The Luffa Insect Watering Dish is a great way to provide water to Dubia roaches, cleaner crews, and other captive insects. It’s effective, safe, easy, inexpensive, and natural. It’s also simple. It consists of just two pieces: A clear poly-carbonate dish and a fitted luffa sponge.
Insects access water two ways with the Luffa Watering Dish. First, luffa have thick, semi-absorbent plant fibers that draw and retain water. Insects can take water from the moist surface the same way they would from a sponge. Second, luffa’s rigid fibers form a scaffold system that insects can crawl in and around. They often use it to climb down to the water’s surface and drink directly.
So how well does it work? It works great, actually. The Luffa Insect Watering Dish is an effective watering method that we use in many of our colonies. It’s very convenient. All that’s required is a little cleaning from time to time and occasional replacement. While it’s good for us, it’s good for the roaches too. This is particularly important with Dubia roaches because they’re notoriously prone to drowning. While no method we’ve tried eliminates drowning entirely, this is among the best we’ve seen. It’s even better than water crystals.
And generally speaking, luffa is a good material for use around water and insects. It stands up to use and repeated cleaning. If you’ve ever used it as a bath sponge or scrubber, you know how tough they are. They break down slowly even with constant use, and cleaning is easy. Just rinse with warm water every few days or week and reuse. They need occasional replacement, but luffa remain functional for a decent amount of time even in large colonies with lots of insects.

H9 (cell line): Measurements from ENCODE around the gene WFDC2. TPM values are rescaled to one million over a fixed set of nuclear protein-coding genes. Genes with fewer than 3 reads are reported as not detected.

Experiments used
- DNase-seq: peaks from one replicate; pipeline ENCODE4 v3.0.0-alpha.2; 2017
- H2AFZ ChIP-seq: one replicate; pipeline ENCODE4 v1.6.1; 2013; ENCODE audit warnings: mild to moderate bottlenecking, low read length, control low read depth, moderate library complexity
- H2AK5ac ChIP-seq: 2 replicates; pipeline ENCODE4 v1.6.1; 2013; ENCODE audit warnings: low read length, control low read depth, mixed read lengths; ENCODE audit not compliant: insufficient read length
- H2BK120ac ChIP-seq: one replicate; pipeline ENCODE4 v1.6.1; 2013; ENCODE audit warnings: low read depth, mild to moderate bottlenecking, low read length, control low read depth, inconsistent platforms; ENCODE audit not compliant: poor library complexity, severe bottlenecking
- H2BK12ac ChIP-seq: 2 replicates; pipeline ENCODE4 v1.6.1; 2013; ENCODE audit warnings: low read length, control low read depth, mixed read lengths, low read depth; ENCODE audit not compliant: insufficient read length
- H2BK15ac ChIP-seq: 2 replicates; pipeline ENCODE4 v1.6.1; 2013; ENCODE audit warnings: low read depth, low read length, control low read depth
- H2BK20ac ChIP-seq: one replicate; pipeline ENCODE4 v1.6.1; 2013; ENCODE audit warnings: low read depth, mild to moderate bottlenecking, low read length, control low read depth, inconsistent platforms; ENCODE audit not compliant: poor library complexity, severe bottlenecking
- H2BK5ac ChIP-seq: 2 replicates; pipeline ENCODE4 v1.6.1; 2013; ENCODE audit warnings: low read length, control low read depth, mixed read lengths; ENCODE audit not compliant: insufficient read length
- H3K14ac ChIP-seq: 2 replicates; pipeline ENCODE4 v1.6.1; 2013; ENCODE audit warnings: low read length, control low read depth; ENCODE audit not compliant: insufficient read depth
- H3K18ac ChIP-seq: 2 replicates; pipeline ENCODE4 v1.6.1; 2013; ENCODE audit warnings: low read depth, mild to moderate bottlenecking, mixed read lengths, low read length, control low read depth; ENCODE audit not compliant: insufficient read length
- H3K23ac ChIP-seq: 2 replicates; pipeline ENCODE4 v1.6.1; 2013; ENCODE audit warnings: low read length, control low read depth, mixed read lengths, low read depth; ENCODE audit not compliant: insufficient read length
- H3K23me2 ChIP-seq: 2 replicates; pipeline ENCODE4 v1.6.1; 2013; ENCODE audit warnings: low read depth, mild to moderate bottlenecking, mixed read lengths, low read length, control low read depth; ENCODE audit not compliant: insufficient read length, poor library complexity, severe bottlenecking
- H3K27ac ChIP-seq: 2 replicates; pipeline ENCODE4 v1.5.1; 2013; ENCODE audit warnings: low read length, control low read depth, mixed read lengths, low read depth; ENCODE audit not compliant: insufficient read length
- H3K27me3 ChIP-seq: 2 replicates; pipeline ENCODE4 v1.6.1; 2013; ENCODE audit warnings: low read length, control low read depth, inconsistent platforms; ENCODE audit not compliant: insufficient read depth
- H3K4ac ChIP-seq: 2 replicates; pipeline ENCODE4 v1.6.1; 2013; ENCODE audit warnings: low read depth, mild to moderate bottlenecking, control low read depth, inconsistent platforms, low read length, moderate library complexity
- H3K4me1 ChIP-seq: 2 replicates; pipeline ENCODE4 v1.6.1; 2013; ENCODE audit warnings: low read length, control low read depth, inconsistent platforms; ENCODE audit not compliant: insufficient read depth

Luffa is also 100% natural. It comes from a fast-growing vine that’s widely considered sustainable. Luffa is more environmentally friendly than sea sponges, and certainly more than kitchen sponges made with petroleum and other chemicals. Luffa contain no chemicals as far as we know, and the Luffa Insect Watering Dish has led to zero health issues in our colonies. The only downside we’ve found is that sometimes the insects need a little coaxing to come out of hiding. This can matter at cleaning time, but it’s not a major issue.
The Luffa Insect Watering Dish comes in two sizes – small and large. The small dish is 2-½ inches wide and best suited for colonies with up to about 1,000 roaches. The large dish is 3-¼ inches wide and suited for larger colonies. Either one can be used in any size colony, but the small dish will need refilling more often in larger colonies. If you keep Dubia roaches as feeders, the small size is probably adequate.
Each piece of luffa is about an inch tall and comes paired with an appropriate size dish. We also have replacement luffa if you already have a dish. While the fit is often snug, it’s OK to have a gap between the luffa and the dish. This is especially true if you have larger roaches. Luffa swell with water and shrink when they dry, and roaches can easily cross gaps at half their body size.
How to Use
Before first use:
- Run the luffa under warm water and squeeze & release 10 times or so. This helps loosen it up a bit and improves absorptive capacity.
- Allow the luffa to absorb some water and expand after you’re done squeezing.
- Place the luffa in the dish. If it is a tight fit, try to seat it on the bottom of the dish.
- Fill the dish with water. Tip it sideways a bit to lower the water level to avoid spillage in the colony.
- Dry the bottom of the dish and place it in your colony.
- Check the water level every day or so. Clean and refill as needed.
NOTE: You will need to scuff the outside of the dish with sandpaper if you have nymphs, or if you want cleaner crews or other small insects to have access to the water. You can use 80-grit sandpaper, a scouring pad, or a knife. Be very gentle to avoid cracking the plastic.